Of all the months he had to do it, he picked July.

The month we celebrate our nation’s independence, dress up in red, white and blue, shoot off glorious fireworks, and fly our flags a little higher was the month Beto O’Rourke chose to bash his country in a room full of immigrants and refugees.

The Tennessean reports:

On his second day of events in Nashville, Democratic presidential candidate Beto O’Rourke met with immigrants and refugees living in Tennessee on Monday for a roundtable discussion.

[…]

The Monday roundtable was organized by TIRRC Votes, the political action committee of the Tennessee Immigrant and Refugee Rights Coalition. O’Rourke’s campaignreached out to the organization about holding the meeting, which took place at The Horn Coffee, a shop owned by a family who came to Nashville in 1996 as refugees from Somalia.

“Here we are in Nashville,” O’Rourke said as he responded to a question about how, as president, he would combat white supremacy and make the country more welcoming to all people.

“I know this from my home state, Texas, places that formed the Confederacy, that this country was founded on white supremacy. And every single institution and structure that we have in this country still reflects the legacy of slavery and segregation and Jim Crow and suppression, even in our democracy.”

Watch video of Beto’s remarks below:

He’s said some pretty dumb things since he officially declared his presidential candidacy back in March, but without question, this takes the cake.

Maybe it’s just me, but one of the key factors I consider when deciding on candidates for higher office is whether or not they believe in American exceptionalism. I want to the candidate to convince me that deep down in their soul he knows without question that America, even with its faults, is the greatest country on earth.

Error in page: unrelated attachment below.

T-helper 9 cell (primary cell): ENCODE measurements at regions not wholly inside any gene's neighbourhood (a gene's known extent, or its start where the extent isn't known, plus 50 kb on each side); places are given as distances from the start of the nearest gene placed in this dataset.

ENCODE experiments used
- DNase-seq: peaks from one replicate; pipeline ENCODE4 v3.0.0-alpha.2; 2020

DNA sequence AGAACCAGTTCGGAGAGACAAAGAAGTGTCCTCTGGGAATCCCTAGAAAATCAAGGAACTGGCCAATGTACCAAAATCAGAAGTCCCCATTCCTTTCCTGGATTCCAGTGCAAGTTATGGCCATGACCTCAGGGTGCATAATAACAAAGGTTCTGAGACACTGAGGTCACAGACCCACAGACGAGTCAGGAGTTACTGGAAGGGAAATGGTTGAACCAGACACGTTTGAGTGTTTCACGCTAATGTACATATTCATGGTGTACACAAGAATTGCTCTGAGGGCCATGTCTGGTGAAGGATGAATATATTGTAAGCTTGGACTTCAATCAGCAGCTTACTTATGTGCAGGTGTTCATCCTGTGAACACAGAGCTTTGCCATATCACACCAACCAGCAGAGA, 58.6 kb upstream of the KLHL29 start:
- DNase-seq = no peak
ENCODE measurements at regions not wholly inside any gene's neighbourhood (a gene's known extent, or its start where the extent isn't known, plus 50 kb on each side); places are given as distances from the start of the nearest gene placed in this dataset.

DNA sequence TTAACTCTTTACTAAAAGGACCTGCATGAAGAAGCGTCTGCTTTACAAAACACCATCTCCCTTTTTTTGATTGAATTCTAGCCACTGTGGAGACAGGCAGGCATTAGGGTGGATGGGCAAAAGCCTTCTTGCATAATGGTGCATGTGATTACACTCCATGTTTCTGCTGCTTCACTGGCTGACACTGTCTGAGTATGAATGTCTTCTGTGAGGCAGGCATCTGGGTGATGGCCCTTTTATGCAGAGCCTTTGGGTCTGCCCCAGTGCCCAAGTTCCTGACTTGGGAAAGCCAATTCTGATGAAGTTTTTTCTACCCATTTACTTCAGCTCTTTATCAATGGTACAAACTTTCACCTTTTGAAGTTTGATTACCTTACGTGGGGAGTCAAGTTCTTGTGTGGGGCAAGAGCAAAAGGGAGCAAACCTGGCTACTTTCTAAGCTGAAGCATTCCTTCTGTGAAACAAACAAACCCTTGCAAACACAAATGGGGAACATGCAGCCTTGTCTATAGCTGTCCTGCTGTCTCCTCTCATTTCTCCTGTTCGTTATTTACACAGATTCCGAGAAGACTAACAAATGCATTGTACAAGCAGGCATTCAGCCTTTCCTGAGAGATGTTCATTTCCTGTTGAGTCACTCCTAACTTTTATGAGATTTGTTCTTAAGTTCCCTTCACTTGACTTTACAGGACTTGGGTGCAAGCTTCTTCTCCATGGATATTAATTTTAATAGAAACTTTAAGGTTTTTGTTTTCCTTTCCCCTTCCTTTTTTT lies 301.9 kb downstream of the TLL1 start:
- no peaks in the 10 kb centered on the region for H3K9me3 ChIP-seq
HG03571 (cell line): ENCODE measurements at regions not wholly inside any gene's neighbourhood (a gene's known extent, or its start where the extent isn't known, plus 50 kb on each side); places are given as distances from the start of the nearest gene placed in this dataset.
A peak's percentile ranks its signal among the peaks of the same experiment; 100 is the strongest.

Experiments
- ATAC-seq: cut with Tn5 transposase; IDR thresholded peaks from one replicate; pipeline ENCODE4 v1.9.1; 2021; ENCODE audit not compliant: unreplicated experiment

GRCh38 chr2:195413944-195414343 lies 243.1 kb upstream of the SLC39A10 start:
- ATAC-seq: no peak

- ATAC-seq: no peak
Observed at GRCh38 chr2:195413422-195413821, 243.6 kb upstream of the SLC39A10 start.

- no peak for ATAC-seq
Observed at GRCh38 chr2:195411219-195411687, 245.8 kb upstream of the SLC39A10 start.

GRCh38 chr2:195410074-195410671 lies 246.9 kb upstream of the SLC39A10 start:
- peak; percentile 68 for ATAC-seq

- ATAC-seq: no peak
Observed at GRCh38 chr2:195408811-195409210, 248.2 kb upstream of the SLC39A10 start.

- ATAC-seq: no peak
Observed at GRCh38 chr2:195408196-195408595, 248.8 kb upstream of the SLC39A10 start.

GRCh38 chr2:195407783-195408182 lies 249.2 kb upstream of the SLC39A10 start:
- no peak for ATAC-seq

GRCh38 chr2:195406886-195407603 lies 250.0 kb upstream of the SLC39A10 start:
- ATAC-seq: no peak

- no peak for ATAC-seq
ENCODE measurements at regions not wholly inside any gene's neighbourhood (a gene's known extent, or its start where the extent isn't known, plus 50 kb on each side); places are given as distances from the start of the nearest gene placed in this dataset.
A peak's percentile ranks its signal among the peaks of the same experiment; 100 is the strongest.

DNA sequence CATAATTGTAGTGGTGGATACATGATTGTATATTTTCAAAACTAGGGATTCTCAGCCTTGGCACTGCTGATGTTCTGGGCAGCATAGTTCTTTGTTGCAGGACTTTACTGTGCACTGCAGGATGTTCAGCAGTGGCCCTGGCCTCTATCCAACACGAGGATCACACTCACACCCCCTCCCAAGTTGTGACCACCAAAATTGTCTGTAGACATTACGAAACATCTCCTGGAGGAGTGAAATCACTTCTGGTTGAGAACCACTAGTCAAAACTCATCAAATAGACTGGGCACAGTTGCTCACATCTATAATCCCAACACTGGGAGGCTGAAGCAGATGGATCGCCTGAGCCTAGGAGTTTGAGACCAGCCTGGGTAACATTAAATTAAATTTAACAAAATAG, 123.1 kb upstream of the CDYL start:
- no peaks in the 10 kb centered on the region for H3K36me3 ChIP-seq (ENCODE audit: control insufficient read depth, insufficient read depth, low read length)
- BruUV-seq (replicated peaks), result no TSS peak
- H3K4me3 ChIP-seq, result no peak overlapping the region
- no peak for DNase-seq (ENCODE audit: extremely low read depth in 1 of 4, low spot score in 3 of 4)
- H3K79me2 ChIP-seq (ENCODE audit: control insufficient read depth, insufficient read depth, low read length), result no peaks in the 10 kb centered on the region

That candidate should be able to acknowledge the flaws of the Founding Fathers in such a way that does not take away from nor disparage the fact that they brilliantly crafted a unique framework based on the principles of freedom and liberty that still guide us to this day.

Heritage Foundation president Kay Coles James talked about the Founding Fathers and how far America has come in a recent piece that should be required reading for anyone considering running for office, especially the presidency:

The unfortunate reality is that we had to grow into our principles. The Founders knew what we aspired to be, but the country wasn’t there yet and even today, we still have a ways to go. In fact, every Founder admitted in his writings that slavery contradicted the equality principle of the Declaration of Independence. They knew that it would be a journey for us to fully realize our ideals, but they set a course for achieving them, and every generation since has been working to advance them. That’s what has made America the unique and wonderful nation that it is.

I love America not only because we’ve grown to rectify many of our wrongs, but also because we’ve been an incredibly positive force for good. We’ve built a free and prosperous nation where anyone has the opportunity to thrive and live out their dreams. We’ve also shared that gift with the world, helping others to achieve the same.

Despite that success, we continue to hear from the “America is irreparably flawed” crowd that our freedom and free market system only bring opportunity to the wealthy and well connected. They claim that the system just makes the rich richer and the poor poorer.